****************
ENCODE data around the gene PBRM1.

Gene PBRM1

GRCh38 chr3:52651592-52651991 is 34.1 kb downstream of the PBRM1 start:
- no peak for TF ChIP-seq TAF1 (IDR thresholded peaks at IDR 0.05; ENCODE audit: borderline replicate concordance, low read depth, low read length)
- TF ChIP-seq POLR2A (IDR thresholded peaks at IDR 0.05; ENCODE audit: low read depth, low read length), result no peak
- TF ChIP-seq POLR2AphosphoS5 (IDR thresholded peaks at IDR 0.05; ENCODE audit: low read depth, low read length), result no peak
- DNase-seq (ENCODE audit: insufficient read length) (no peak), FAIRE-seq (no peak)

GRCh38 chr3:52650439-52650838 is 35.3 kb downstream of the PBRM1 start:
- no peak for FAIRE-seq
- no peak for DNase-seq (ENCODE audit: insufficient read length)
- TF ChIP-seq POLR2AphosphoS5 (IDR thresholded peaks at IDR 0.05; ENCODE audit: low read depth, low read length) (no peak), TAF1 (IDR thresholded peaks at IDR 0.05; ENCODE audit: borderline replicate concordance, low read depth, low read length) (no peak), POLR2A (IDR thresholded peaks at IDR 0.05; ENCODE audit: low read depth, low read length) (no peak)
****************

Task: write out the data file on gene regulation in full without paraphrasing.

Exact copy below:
ENCODE data around the gene PBRM1.

Gene PBRM1

GRCh38 chr3:52651592-52651991 is 34.1 kb downstream of the PBRM1 start:
- no peak for TF ChIP-seq TAF1 (IDR thresholded peaks at IDR 0.05; ENCODE audit: borderline replicate concordance, low read depth, low read length)
- TF ChIP-seq POLR2A (IDR thresholded peaks at IDR 0.05; ENCODE audit: low read depth, low read length), result no peak
- TF ChIP-seq POLR2AphosphoS5 (IDR thresholded peaks at IDR 0.05; ENCODE audit: low read depth, low read length), result no peak
- DNase-seq (ENCODE audit: insufficient read length) (no peak), FAIRE-seq (no peak)

GRCh38 chr3:52650439-52650838 is 35.3 kb downstream of the PBRM1 start:
- no peak for FAIRE-seq
- no peak for DNase-seq (ENCODE audit: insufficient read length)
- TF ChIP-seq POLR2AphosphoS5 (IDR thresholded peaks at IDR 0.05; ENCODE audit: low read depth, low read length) (no peak), TAF1 (IDR thresholded peaks at IDR 0.05; ENCODE audit: borderline replicate concordance, low read depth, low read length) (no peak), POLR2A (IDR thresholded peaks at IDR 0.05; ENCODE audit: low read depth, low read length) (no peak)